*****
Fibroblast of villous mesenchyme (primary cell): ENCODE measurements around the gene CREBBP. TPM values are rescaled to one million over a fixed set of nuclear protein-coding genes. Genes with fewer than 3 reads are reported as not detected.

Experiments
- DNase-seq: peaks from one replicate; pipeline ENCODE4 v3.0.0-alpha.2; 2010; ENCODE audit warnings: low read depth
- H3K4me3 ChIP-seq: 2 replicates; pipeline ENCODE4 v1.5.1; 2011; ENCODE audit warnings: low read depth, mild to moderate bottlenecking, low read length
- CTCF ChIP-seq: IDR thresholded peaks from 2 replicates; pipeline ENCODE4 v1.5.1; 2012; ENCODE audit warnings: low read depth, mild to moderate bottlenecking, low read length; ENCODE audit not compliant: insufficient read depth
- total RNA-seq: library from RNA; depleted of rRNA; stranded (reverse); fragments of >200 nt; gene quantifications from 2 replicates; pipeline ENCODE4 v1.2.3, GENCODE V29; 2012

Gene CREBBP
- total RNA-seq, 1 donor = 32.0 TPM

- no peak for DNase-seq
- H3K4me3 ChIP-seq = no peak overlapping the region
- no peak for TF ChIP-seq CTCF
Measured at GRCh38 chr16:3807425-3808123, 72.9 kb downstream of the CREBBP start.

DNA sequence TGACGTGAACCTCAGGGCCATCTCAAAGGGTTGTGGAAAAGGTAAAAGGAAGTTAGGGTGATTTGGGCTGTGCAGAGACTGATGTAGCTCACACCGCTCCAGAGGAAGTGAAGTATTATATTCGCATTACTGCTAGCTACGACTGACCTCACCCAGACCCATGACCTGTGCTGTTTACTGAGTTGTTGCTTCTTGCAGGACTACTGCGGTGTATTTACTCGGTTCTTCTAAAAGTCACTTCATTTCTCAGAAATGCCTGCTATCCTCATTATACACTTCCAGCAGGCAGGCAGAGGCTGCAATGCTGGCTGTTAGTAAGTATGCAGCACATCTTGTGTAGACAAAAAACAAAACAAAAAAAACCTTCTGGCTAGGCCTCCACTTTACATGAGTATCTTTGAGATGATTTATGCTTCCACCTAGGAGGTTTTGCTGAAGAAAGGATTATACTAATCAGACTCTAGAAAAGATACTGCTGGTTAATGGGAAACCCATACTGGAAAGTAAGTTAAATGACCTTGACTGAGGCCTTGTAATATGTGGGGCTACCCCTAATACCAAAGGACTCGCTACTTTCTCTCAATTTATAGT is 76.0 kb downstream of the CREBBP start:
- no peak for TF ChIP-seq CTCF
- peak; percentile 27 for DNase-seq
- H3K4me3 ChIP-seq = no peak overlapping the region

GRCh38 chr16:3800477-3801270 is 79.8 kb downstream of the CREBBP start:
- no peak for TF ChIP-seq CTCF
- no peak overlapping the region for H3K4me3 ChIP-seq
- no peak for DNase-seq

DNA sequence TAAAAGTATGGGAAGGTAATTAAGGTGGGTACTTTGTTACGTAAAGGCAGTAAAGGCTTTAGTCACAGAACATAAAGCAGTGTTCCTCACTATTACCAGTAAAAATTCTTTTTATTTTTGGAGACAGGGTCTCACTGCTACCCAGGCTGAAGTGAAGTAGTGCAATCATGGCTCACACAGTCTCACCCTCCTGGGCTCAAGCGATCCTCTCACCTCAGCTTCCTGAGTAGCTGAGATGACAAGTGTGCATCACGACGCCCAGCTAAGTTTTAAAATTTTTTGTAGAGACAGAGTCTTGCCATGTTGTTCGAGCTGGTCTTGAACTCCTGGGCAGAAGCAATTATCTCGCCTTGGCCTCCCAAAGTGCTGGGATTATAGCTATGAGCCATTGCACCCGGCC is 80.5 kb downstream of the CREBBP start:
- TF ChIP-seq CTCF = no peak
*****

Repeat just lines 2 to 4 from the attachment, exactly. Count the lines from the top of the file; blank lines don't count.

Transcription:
Experiments
- DNase-seq: peaks from one replicate; pipeline ENCODE4 v3.0.0-alpha.2; 2010; ENCODE audit warnings: low read depth
- H3K4me3 ChIP-seq: 2 replicates; pipeline ENCODE4 v1.5.1; 2011; ENCODE audit warnings: low read depth, mild to moderate bottlenecking, low read length